Grace Phelps, R.N.: a Reverie in Sepia

The Early years

Grace Phelps was born on September 5, 1871 in Indiana, a middle child in the midst of ten siblings. She grew up in a small village north of the capital called Westfield. Her parents were among the early pioneers of the mid-West who settled in Indiana; they practiced the tenets of the Religious Society of Friends and brought up their children accordingly. While the Spanish-American War was waging, Grace enrolled in the Cincinnati General Hospital engaged in the study of  nursing. As the Spanish forces in the Philippines surrendered to the U.S., Grace graduated in June of 1900 becoming one of Indiana’s earliest registered nurses.

From 1900-1905 she did private duty nursing in Indiana, making $25.00/week. In those days a nurse would work all hours of the day doing more than what is generally thought of as nurse’s work; Grace was hired to nurse and to cook and scrub, as well, she would do the laundry and care for any children that might belong to the family who hired her.

From 1905-1908, she worked as the superintendent and chief cook and bottle washer for the Eleanor Hospital for Children in Indianapolis. This was a sincere endeavor by the Fruit and Flower Mission to provide care for the sick and injured children of the indigent in the city. Grace was the only staff and not only cared for the children, but cleaned and cooked in an old run down residence, which provided little but shelter. Unfortunately, it soon closed for lack of funds and very little public interest.

Grace moved to Portland in 1909 with most of her family close on her heels. Her first job was as anesthetist and office nurse for Dr. Charles T. Chamberlain, a practicing otolaryngologist in town. She stayed on for five years in this position until she left to take a course in hospital administration in San Francisco. Upon completion of the course, she returned to Portland and accepted the position of superintendent of nurses at the Multnomah County Hospital in 1915. At the time, the hospital was situated on 2nd Avenue and Hooker Street in a stately Victorian structure; the student nurses, it was said, were called the “Hooker Girls”. (In 1921, the hospital moved to the Marquam Hill campus of the University of Oregon Medical School.) Grace continued in this capacity until the war intervened and Grace reported that “all efforts to develop the department of nursing education in the University of Oregon [Medical School] for the duration of the war were dropped”.

After the outbreak of WWI, Grace joined in the efforts of the Portland Chapter of the American Red Cross as charge nurse in 1917. Her charge was to recruit and organize the nursing personnel for Base Hospital 46 that would soon be deployed to Bazoille sur Meuse, France. This unit was organized first by the Red Cross but was taken over by UOMS as the US Army commanded medical schools to organize personnel to man the Base Hospitals overseas. Physicians from UOMS were also deployed as officers and enlisted medical personnel to work alongside the nurses. Located behind the front lines, BH 46 received the wounded and sick that had been worked back from the front lines through the first aid stations and the field and evacuation hospitals. The nurses were 100 strong and commanded by Captain Phelps. At the time Grace was enlisted into the Army as chief nurse, and served with the unit in France, she was 46 years old (1917-1918).

War was disheartening drudgery for Grace. “War is hell”, she writes in a rare letter home, “I believe that expression is quoted more often than any other just now. Somewhat fitting. I would like to be able to carry a gun and wade into the real thing. The shades of my forefathers may not like that wish but -”. Grace found a way to serve her country without shouldering a musket by serving to help relieve suffering. Grace’s caption on the back of a somber black and white photograph of a graveyard filled with white crosses conveys her feelings about the death of so many soldiers: “Where nearly 1000 of our men are buried here. At one time taps sounded so often during the day that I felt like I have seen dogs act when they heard music – I wanted to wail”.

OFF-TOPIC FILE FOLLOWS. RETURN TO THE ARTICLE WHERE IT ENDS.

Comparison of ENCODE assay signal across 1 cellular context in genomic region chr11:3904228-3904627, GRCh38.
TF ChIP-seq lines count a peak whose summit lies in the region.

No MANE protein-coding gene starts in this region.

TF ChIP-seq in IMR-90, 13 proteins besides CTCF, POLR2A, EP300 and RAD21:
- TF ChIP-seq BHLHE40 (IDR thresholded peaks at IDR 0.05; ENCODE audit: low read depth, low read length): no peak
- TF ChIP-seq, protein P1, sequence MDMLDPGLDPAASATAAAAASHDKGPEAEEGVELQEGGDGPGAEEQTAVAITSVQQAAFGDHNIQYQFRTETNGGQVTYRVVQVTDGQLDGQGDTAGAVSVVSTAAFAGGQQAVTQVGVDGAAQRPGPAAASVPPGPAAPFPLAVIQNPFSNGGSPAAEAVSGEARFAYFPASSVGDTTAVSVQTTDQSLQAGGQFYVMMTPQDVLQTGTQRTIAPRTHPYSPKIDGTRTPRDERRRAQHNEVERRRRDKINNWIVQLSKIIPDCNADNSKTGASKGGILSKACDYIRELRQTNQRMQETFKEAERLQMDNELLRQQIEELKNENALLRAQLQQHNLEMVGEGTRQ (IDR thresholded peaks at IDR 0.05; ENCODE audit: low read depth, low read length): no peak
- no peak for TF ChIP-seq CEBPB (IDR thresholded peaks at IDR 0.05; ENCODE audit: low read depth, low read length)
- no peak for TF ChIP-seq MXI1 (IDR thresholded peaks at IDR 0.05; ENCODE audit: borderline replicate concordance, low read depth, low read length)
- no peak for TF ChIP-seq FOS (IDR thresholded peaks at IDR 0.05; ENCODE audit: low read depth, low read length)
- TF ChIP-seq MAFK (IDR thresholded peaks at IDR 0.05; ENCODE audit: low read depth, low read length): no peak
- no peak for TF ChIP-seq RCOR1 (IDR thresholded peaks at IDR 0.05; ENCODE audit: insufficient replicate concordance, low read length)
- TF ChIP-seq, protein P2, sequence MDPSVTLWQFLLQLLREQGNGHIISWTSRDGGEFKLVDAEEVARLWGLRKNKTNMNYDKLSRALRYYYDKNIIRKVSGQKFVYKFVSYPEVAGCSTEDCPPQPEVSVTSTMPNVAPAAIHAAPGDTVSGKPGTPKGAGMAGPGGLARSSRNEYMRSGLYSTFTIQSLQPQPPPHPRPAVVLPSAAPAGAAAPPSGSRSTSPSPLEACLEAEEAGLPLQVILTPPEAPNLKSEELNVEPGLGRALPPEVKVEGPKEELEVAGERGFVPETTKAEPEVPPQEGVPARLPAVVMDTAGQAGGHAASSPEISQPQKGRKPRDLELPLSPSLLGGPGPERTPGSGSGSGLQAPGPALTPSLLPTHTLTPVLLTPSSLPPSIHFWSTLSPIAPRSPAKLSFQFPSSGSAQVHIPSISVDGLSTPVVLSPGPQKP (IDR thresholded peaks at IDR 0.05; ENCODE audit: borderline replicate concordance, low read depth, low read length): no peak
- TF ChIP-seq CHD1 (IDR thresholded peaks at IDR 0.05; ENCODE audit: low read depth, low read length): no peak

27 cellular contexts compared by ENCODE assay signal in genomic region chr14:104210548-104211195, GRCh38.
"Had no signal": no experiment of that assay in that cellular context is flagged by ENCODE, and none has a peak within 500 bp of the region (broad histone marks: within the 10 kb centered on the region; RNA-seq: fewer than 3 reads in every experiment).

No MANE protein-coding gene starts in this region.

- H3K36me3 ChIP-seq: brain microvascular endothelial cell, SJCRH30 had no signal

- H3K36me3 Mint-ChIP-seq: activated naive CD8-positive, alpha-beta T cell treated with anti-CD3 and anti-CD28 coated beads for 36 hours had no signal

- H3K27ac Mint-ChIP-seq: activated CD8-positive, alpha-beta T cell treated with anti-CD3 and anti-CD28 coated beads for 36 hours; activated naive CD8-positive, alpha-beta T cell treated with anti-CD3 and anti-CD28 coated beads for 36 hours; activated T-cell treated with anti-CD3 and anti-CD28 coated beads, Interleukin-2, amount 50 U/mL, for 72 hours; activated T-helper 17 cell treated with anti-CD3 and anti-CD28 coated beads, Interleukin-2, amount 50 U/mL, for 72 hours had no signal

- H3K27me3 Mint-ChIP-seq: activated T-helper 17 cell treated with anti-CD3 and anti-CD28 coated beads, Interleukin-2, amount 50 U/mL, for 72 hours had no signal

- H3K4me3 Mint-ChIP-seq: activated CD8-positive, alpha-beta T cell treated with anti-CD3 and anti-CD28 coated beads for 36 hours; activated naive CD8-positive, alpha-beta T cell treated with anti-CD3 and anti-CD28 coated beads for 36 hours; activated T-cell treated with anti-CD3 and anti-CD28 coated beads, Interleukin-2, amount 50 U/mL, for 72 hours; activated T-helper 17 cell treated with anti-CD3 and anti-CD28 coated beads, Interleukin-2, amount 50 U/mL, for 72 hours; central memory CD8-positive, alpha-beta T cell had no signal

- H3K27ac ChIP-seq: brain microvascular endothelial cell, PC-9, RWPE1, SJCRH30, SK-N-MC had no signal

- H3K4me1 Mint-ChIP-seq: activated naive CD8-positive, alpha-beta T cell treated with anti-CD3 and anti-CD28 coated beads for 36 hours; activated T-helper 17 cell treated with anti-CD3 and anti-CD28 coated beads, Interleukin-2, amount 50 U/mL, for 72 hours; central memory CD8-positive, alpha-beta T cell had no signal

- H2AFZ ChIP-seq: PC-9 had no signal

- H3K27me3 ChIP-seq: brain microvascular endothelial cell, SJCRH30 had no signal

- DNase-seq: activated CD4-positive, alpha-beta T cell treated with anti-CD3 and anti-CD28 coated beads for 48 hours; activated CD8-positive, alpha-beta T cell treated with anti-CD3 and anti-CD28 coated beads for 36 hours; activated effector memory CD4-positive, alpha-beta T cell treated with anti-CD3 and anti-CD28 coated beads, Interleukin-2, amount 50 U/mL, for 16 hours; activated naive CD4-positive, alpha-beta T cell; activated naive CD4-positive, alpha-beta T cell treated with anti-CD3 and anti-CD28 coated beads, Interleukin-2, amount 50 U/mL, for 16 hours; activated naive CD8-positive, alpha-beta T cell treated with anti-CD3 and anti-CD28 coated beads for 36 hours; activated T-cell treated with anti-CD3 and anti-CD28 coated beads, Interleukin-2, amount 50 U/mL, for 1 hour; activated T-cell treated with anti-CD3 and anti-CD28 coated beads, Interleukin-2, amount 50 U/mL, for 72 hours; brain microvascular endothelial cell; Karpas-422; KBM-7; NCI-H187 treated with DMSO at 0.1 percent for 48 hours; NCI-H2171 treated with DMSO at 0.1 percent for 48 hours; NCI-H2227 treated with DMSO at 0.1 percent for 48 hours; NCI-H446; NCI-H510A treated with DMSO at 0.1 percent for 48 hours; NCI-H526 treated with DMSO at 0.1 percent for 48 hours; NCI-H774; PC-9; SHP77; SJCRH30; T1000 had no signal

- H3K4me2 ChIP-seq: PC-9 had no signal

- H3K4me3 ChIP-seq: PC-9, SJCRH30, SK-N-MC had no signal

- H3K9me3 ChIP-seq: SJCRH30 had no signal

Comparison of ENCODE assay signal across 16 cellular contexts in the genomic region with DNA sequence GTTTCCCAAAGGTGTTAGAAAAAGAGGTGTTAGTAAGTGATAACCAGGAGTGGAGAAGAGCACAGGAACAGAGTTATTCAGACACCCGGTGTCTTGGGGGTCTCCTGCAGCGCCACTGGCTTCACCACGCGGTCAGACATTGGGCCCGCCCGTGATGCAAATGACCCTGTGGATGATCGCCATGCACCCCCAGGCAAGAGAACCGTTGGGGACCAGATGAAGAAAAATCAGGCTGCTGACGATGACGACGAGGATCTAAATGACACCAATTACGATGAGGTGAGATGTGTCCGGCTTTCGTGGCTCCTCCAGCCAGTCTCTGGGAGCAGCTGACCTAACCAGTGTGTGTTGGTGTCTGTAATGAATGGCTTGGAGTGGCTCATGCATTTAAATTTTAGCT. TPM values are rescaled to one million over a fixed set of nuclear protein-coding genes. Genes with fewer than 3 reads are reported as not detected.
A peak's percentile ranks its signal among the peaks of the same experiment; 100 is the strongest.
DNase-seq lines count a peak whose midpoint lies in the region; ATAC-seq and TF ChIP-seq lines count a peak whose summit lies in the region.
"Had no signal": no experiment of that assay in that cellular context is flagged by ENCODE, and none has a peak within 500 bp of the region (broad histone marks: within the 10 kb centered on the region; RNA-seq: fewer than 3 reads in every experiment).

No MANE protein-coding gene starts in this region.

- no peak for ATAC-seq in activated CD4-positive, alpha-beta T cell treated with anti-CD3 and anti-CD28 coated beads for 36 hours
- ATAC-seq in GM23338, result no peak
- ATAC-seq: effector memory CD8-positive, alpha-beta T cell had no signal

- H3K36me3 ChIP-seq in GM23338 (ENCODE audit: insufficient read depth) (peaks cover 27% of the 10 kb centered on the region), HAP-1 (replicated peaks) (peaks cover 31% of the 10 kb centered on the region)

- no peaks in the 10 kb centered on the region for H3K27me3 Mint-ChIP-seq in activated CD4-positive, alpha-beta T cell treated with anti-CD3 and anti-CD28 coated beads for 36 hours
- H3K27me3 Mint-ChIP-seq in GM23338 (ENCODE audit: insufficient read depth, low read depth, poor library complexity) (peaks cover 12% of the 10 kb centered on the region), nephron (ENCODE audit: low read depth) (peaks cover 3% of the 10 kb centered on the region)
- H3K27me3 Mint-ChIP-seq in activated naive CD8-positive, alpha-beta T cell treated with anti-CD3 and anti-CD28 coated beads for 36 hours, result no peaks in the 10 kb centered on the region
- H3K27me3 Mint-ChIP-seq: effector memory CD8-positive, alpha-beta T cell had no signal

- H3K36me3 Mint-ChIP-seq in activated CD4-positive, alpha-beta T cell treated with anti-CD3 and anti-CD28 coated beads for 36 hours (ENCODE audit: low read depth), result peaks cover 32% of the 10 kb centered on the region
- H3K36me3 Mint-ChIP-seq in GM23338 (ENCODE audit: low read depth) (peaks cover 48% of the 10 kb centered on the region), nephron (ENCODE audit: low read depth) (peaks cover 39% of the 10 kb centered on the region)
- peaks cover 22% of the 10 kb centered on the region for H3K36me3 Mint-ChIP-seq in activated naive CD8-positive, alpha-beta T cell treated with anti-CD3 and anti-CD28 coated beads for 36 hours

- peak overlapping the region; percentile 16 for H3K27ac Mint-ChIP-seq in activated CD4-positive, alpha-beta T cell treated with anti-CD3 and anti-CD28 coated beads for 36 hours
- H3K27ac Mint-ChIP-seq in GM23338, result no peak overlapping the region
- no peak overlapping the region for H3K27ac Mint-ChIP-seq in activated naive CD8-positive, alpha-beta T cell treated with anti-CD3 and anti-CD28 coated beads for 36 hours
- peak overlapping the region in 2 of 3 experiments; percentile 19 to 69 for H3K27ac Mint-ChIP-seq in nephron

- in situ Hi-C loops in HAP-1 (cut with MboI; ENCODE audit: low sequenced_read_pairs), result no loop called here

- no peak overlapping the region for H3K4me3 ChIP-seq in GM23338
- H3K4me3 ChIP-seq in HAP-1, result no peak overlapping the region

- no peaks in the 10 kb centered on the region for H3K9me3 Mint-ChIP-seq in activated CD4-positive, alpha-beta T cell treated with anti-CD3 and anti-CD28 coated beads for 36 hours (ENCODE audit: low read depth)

Furloughs and camp dances helped in a small way to alleviate the horrors she experienced firsthand. In the same letter home she wrote, “I wish I could tell you of the many interesting things along the road… France is beautiful and looks as tho [sic] it might have been planned and executed by an expert landscape gardener.” In 1919 she was discharged and returned to Portland and immediately took the position of executive director of the Portland Chapter of the Red Cross.

In 1920, Grace accepted the opportunity to supervise the Portland, Eye, Ear, Nose and Throat Hospital. The hospital operated as a private business in the former Nisbeth’s Sanatorium at 6th Avenue and Lovejoy Street until 1926. Here she joined her former employer, Dr. Chamberlain, and other prominent Portland physicians.

Years at the University of Oregon Medical School, Doernbecher Memorial Hospital for Children

In1926, as the newly established Doernbecher Memorial Hospital for Children was preparing to open, Grace was offered a position as supervisor of equipment and, as well, to organize the nursing staff. When it opened on January 19th of that year, she became the superintendent and served in that capacity for 17 years. Her beginning salary was $250.00 a month. A news article written on December, 23, 1927 titled, “Castle on Marquam Hill is Fairyland for Sick Children” describes the unique characteristics of the only children’s hospital in the State. “Doernbecher, the article reads, “cares alike for those who can and those who cannot pay and also serves as a teaching hospital for physicians and nurses alike”. Miss Phelps was a part of its establishment from its inception. She took up residence there, was on call 24 hours a day, and even in her absence, made herself available by telephone or telegraph.